Germany is all set to leverage the momentum gained in recent months to make meaningful progress when it comes to wind and solar power installations and also become less reliant on fossil fuels by 2030. The statement comes from none other than the Chancellor of Germany, Olaf Scholz. He added that by 2030, 4 to 5 onshore wind turbines would be installed.
The largest economy in Europe is making huge strides towards its energy transformation and climate goals; however, wind and solar power development remain inadequate. When asked about his opinion on last year’s poor wind sector additions, Olaf told Bild in an interaction that his government is indeed dealing with this issue with military precision.
It is well to be noted that an onshore wind law was already passed last year and has in fact gone into effect.
Scholz stated that the cabinet is drafting a timetable with deadlines for installing new capacity in order to meet the 2030 goals. He predicted that by 2030, there would be four to five onshore wind turbines operating daily on average.
The segment’s aim is 115 GW, up from the current total onshore installations of 58 GW. Germany added only 2.4 GW on land last year, but this was 25% more than in 2021. By 2032, a total of 2% of the land must be earmarked for wind farms, according to new legislation.
Scholz is committed to capitalising on the momentum gained in recent months to make substantial progress in solar and wind development and reduce reliance on natural gas, oil, and coal. He stated that high-ranking officials from all 16 federal states would meet once a month to look into and enhance expansion rates.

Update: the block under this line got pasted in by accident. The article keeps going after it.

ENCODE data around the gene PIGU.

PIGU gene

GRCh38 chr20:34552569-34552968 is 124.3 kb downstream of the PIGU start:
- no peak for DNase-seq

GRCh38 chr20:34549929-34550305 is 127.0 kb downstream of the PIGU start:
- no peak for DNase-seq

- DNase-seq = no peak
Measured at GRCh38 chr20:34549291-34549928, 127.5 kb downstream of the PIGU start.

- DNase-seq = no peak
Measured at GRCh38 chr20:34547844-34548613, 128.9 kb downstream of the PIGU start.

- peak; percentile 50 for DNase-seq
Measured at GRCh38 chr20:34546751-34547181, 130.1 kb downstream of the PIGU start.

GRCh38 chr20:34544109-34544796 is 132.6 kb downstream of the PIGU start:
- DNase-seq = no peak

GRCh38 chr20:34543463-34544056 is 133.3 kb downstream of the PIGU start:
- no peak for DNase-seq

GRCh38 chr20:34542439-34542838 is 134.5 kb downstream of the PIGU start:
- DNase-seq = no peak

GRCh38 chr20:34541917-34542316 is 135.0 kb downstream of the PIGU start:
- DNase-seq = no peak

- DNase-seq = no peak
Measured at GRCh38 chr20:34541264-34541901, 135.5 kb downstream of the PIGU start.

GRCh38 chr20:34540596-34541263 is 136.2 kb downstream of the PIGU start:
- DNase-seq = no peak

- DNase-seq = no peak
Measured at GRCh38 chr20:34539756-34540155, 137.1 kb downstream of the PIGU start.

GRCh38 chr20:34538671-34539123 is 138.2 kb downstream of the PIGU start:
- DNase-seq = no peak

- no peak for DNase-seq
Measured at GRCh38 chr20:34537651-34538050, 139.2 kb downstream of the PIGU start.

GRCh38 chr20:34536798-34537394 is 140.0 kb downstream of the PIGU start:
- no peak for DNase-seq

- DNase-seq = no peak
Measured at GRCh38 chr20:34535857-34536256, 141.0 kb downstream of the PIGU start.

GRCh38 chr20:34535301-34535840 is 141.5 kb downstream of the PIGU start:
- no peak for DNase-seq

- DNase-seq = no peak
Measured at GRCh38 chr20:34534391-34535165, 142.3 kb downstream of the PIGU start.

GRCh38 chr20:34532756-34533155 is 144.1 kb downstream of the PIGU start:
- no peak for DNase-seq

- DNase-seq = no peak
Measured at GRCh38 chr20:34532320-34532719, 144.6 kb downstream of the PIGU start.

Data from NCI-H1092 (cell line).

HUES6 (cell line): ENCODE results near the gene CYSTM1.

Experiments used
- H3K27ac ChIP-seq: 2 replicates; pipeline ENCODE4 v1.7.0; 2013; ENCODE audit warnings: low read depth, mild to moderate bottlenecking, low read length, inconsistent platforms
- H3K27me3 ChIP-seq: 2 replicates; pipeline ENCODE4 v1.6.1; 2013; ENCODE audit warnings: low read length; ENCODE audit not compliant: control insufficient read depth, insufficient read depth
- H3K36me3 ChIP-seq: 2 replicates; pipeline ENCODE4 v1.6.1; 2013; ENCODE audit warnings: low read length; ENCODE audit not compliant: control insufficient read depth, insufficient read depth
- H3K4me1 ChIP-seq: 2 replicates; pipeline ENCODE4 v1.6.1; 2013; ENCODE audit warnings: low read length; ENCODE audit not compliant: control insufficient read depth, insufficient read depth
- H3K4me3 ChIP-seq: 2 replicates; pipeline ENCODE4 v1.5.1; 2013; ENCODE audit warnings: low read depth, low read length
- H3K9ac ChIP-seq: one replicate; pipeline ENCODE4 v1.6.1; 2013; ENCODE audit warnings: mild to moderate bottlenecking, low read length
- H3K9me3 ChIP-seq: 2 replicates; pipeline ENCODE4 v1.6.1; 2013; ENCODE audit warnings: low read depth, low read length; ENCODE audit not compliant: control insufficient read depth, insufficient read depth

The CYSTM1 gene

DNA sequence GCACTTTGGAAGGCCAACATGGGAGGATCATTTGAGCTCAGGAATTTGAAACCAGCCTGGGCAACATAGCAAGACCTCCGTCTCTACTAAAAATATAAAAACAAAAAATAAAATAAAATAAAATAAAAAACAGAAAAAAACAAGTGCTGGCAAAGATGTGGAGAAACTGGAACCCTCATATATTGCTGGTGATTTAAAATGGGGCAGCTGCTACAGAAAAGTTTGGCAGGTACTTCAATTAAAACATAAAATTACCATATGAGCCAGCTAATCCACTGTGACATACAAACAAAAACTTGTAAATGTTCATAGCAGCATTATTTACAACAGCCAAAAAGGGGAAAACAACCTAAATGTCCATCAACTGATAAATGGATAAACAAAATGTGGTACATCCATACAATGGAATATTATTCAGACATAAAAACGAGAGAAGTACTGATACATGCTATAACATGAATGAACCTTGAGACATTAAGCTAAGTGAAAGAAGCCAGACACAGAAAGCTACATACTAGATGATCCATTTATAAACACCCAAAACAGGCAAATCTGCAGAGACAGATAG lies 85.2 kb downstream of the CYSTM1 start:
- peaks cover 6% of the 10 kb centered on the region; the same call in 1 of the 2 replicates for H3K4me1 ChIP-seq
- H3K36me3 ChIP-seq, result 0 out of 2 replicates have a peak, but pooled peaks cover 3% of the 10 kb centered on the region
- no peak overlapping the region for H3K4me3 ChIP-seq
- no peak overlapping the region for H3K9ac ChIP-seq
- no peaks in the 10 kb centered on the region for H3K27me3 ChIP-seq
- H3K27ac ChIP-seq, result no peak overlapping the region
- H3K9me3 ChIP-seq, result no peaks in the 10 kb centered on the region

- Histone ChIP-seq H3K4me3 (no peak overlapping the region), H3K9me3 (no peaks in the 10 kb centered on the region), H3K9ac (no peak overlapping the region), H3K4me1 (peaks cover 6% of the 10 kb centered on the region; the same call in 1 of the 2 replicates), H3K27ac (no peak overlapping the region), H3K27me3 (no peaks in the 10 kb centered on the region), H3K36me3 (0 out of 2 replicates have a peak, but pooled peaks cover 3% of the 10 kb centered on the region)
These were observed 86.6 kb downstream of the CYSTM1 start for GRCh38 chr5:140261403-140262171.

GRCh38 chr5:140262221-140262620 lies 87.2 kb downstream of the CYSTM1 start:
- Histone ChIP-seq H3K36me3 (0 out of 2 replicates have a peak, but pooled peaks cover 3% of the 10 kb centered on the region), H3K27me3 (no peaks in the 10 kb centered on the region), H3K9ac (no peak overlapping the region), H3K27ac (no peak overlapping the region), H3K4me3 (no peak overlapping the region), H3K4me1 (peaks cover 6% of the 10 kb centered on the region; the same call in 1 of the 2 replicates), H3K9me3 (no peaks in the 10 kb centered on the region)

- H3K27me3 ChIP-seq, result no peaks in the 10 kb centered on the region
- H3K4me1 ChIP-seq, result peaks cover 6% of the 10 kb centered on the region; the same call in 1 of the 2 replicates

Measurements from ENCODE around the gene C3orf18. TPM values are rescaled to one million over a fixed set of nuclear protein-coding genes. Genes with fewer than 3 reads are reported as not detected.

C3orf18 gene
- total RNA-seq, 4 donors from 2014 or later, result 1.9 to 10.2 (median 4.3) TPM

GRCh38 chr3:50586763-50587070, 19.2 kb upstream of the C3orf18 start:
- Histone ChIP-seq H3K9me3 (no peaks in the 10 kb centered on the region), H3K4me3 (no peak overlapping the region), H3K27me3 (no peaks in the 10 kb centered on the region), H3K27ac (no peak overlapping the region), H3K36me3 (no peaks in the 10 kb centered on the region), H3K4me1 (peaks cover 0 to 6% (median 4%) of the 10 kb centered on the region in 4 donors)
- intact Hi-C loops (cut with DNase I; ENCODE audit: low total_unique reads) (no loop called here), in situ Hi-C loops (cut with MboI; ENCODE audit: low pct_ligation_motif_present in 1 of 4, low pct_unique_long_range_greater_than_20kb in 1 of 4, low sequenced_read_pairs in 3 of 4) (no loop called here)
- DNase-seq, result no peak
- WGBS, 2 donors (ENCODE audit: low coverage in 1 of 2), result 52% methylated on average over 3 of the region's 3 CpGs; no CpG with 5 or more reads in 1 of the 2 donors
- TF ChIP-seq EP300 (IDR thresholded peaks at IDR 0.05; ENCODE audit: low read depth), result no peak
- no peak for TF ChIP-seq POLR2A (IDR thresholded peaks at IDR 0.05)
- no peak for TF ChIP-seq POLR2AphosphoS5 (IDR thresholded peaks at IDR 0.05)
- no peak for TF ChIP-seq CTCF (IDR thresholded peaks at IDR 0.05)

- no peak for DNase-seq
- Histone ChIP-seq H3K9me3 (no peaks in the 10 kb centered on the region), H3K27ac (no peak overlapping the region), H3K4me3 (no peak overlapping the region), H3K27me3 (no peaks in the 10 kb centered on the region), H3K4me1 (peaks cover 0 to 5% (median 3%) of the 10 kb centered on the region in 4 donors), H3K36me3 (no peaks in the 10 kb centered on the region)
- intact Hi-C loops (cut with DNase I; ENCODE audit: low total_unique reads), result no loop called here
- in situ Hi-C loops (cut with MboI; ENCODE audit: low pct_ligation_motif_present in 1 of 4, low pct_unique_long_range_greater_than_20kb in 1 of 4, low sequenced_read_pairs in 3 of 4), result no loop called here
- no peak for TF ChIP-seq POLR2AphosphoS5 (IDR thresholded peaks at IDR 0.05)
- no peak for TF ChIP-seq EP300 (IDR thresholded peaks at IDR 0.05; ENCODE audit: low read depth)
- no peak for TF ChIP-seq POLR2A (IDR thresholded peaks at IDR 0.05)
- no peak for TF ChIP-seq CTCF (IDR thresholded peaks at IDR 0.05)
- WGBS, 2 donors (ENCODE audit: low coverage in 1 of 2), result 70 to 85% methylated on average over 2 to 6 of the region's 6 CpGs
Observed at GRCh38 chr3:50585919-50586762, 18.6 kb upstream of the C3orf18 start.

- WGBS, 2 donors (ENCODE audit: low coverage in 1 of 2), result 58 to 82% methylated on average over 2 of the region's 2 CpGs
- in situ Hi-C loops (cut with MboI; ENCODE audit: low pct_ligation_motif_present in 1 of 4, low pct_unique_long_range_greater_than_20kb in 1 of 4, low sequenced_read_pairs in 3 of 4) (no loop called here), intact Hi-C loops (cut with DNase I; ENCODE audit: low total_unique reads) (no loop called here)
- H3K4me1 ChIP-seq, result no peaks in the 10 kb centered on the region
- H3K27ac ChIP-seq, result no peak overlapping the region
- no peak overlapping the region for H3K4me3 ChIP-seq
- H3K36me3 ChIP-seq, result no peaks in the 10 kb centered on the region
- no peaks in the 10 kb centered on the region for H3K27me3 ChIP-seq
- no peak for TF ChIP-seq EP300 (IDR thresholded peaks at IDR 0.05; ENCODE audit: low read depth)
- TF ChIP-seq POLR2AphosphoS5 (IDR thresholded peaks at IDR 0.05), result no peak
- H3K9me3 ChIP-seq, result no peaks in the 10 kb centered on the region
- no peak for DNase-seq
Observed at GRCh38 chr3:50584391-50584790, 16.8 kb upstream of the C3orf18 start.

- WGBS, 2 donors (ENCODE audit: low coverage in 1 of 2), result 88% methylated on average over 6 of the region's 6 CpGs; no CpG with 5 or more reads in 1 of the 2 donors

Based on the German Solar Association – BSW-Solar, solar power capacity will expand by 28%, or 7.2 GW, to 66.5 GW in 2022. The target for 2030 is 215 GW. Photovoltaics accounted for 12% of total electricity output. According to a recent report from SolarPower Europe, Germany gained 7.9 GW last year and will continue to be the largest solar market in 2022, with a total capacity of 68.5 GW.
As per the German Association of Energy and Water Industries and EY, the country requires EUR 600 billion in investments to meet its 2030 energy transformation goals. Significantly, Germany intends to achieve carbon neutrality by 2045.